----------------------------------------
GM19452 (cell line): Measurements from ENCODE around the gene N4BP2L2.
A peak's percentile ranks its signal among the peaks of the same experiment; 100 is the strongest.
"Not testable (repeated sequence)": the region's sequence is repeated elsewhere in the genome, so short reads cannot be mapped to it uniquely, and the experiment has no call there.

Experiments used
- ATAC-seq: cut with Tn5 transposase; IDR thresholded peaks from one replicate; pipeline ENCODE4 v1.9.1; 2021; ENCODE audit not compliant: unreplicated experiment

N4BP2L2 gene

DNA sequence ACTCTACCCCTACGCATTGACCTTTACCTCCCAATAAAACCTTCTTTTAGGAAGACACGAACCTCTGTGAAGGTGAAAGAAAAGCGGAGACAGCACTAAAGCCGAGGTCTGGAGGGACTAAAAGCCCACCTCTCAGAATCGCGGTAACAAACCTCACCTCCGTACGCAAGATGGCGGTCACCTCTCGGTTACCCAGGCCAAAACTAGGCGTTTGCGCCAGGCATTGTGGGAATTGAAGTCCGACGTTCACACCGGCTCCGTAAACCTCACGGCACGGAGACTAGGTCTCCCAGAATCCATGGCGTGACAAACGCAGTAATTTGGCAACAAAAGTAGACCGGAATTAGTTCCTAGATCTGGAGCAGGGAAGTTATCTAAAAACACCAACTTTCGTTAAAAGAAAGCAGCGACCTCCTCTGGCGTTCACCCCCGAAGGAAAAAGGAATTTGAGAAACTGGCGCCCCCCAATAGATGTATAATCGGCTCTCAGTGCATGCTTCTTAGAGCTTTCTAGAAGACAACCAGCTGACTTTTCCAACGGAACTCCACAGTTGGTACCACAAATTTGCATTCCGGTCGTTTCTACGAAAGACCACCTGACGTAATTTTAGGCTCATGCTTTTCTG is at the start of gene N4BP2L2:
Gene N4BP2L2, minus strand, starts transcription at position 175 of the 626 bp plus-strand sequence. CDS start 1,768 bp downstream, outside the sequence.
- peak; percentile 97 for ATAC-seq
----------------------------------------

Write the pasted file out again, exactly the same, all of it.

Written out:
GM19452 (cell line): Measurements from ENCODE around the gene N4BP2L2.
A peak's percentile ranks its signal among the peaks of the same experiment; 100 is the strongest.
"Not testable (repeated sequence)": the region's sequence is repeated elsewhere in the genome, so short reads cannot be mapped to it uniquely, and the experiment has no call there.

Experiments used
- ATAC-seq: cut with Tn5 transposase; IDR thresholded peaks from one replicate; pipeline ENCODE4 v1.9.1; 2021; ENCODE audit not compliant: unreplicated experiment

N4BP2L2 gene

DNA sequence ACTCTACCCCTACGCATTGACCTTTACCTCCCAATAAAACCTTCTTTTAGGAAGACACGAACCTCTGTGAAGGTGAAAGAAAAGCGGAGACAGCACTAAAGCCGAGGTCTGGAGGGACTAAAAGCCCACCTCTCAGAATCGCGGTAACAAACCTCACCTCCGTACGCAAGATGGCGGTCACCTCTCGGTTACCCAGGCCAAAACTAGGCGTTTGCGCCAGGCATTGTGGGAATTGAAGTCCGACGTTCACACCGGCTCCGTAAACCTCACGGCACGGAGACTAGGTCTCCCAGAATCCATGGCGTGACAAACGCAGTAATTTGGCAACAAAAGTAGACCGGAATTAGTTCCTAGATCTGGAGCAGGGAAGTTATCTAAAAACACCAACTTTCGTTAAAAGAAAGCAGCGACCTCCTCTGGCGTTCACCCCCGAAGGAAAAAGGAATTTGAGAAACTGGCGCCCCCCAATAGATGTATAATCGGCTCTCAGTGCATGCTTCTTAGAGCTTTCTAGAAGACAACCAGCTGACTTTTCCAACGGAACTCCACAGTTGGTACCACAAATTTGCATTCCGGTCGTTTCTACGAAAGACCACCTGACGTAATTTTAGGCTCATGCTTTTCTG is at the start of gene N4BP2L2:
Gene N4BP2L2, minus strand, starts transcription at position 175 of the 626 bp plus-strand sequence. CDS start 1,768 bp downstream, outside the sequence.
- peak; percentile 97 for ATAC-seq